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Stress at work increases the risk of diabetes
A high workload in the job is associated with a significantly increased risk of type 2 diabetes, according to the results of a current analysis of population-based study data by scientists from the Helmholtz Zentrum München. The researchers led by Dr. Cornelia Huth and Professor Dr. Karl-Heinz Ladwig published in the journal "Psychosomatic Medicine".
According to the researchers, stress at the workplace has “various negative effects on health.” For example, systemic inflammatory reactions in the body and an increased risk of cardiovascular diseases have already been clearly linked to the stress at work. "Whether and how a high workload influences the development of type 2 diabetes has so far been judged differently," the scientists at the Helmholtz Zentrum München continue to report. However, the current investigation comes to a clear result. According to this, "People with a high workload and, at the same time, a low level of control over the work performed have an approximately 45 percent higher risk of type 2 diabetes than people with a low workload," according to the Helmholtz Center.
Relationship between workload and diabetes risk The scientists from the Institute for Epidemiology II (EPI II) at the Helmholtz Center Munich (HMGU) evaluated in collaboration with Professor Dr. Johannes Kruse from the University Hospital Gießen and Marburg, the data of over 5,300 working, 29- to 66-year-old participants in the population-based cohort study MONICA / KORA. At the start of the study, none of the participants had diabetes. In the follow-up period over an average of 13 years, however, almost 300 people were diagnosed with type 2 diabetes. In the case of those affected, the researchers often found a connection with the specified workload. The "determined increase in risk due to the workload is independent of classic risk factors for diabetes, such as Obesity, age or gender ”, reports the Helmholtz Zentrum München.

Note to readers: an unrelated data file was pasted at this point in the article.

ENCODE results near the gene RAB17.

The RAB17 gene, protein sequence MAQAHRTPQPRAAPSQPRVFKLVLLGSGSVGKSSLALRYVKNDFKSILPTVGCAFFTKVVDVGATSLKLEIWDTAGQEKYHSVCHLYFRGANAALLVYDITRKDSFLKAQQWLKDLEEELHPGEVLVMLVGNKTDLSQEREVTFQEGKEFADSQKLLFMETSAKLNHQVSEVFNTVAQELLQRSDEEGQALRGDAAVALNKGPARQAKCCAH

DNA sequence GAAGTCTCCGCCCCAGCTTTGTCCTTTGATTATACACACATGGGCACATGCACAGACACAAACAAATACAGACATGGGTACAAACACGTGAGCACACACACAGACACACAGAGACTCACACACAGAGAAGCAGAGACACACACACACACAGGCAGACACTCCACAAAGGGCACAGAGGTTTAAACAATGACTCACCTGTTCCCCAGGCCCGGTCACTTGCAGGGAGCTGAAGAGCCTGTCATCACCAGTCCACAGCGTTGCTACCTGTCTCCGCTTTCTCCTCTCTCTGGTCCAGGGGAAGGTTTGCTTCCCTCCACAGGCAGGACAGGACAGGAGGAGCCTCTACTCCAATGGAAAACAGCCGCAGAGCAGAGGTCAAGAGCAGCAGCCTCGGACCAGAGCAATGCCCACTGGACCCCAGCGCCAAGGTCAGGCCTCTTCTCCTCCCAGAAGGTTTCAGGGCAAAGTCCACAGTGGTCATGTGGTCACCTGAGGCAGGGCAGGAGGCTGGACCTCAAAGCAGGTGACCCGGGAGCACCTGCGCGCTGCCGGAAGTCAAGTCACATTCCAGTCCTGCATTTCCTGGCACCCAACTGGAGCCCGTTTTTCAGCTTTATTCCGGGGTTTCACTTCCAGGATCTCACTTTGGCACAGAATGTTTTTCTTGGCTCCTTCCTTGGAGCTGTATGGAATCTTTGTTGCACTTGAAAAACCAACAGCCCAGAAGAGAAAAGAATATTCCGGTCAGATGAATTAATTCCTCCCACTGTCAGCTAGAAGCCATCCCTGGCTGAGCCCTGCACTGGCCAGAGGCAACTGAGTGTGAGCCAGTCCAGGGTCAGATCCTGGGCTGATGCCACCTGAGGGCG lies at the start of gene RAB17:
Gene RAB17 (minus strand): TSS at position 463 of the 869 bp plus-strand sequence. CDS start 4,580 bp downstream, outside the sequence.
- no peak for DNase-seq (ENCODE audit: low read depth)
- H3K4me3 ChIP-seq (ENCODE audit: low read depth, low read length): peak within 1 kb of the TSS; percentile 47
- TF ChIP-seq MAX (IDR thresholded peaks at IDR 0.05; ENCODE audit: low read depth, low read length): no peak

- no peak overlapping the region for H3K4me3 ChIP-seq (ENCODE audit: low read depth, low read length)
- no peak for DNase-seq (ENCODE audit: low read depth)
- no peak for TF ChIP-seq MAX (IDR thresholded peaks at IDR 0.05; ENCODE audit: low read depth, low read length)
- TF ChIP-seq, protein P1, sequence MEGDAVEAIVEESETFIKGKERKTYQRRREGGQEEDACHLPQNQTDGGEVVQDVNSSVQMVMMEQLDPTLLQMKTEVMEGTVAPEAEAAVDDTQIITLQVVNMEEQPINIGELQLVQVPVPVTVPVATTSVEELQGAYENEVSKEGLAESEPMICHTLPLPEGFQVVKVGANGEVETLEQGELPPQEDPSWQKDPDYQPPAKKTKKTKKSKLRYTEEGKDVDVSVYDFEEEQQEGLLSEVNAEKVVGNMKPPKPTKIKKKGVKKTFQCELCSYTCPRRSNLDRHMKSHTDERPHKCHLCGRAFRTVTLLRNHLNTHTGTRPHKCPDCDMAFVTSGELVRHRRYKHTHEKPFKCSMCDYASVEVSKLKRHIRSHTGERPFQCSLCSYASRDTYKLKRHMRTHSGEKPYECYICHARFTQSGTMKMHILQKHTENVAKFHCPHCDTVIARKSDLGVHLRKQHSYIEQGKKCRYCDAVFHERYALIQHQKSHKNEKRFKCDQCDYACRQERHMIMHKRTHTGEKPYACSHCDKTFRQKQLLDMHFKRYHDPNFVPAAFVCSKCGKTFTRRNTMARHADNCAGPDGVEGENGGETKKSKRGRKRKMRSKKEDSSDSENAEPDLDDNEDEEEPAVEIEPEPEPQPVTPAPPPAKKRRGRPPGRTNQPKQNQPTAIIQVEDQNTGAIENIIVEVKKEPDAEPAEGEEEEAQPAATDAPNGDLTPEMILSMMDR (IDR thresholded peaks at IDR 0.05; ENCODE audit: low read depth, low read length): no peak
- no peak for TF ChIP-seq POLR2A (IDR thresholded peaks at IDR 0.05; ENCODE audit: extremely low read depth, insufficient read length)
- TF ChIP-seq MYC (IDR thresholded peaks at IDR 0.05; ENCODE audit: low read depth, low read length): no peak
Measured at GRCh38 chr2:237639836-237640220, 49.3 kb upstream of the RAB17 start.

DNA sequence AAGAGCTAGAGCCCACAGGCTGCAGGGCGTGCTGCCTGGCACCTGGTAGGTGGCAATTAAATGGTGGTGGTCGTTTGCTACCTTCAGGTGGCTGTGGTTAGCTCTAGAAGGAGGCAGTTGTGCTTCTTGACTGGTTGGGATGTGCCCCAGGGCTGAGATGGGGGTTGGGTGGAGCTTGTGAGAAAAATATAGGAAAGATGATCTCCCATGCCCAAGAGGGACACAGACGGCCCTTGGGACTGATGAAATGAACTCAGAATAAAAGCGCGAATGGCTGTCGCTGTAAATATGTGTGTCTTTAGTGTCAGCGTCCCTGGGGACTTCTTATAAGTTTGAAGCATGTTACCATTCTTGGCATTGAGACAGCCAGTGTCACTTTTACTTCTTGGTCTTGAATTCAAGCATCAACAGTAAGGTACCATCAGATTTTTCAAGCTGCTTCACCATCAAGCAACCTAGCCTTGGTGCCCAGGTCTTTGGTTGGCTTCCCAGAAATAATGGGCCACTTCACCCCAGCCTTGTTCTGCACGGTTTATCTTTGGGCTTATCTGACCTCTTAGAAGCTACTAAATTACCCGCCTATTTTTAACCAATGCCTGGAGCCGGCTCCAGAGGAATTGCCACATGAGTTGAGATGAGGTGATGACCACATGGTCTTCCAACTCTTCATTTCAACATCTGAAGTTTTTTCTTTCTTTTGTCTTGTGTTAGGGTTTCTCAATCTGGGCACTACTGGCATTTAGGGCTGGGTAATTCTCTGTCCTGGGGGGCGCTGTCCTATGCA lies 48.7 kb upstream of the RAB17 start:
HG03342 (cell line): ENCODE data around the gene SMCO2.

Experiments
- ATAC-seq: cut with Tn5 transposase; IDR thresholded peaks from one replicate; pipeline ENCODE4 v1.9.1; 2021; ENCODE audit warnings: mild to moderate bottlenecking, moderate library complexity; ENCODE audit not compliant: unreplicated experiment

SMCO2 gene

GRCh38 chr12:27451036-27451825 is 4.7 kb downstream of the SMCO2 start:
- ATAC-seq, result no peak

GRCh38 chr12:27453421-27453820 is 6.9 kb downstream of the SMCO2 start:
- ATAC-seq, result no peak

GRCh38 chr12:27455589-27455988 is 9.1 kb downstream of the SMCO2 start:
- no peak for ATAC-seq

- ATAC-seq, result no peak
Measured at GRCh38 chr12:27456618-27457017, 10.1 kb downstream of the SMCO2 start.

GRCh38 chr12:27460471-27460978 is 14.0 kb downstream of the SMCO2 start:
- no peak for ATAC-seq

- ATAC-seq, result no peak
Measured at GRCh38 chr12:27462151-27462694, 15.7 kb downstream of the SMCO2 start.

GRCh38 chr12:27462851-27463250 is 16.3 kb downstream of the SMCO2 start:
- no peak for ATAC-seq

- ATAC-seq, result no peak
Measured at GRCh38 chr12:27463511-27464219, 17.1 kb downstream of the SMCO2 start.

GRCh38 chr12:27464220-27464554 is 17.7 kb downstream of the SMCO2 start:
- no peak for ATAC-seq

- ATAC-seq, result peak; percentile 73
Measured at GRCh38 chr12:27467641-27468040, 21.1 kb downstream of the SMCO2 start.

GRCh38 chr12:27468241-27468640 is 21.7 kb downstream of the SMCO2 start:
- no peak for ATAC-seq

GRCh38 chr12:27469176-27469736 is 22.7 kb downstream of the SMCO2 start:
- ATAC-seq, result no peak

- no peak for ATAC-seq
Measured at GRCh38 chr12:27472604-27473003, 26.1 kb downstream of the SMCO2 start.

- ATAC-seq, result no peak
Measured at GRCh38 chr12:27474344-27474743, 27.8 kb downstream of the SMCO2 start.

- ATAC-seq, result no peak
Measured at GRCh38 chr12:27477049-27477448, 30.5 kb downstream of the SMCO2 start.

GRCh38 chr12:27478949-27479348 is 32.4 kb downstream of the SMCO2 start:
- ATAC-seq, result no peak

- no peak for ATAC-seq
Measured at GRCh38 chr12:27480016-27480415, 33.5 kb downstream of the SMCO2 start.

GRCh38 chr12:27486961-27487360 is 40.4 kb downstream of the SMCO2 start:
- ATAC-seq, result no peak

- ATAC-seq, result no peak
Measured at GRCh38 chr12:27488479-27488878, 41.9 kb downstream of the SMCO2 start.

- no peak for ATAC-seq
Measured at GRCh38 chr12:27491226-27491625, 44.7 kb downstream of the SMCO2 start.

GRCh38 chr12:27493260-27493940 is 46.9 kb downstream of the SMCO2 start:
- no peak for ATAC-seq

New approaches to the prevention of widespread diseases required The evaluation of the researchers also makes it clear that a significant proportion of the workforce in Germany is exposed to considerable stress at work. "According to our data, around one in five employees is affected by a high mental workload," reports Professor Ladwig. This burden does not arise from the "normal job stress", but from very high work requirements with little room for maneuver and decision making. Ladwig continued, both dimensions were recorded in detail in the surveys. The study leader comes to the conclusion that "in view of the massive health consequences of stress-related diseases, preventive measures against common diseases such as diabetes should also be applied at this point." at, the Helmholtz Zentrum München reports. The aim is therefore to develop new approaches for the diagnosis, therapy and prevention of major common diseases. (fp)
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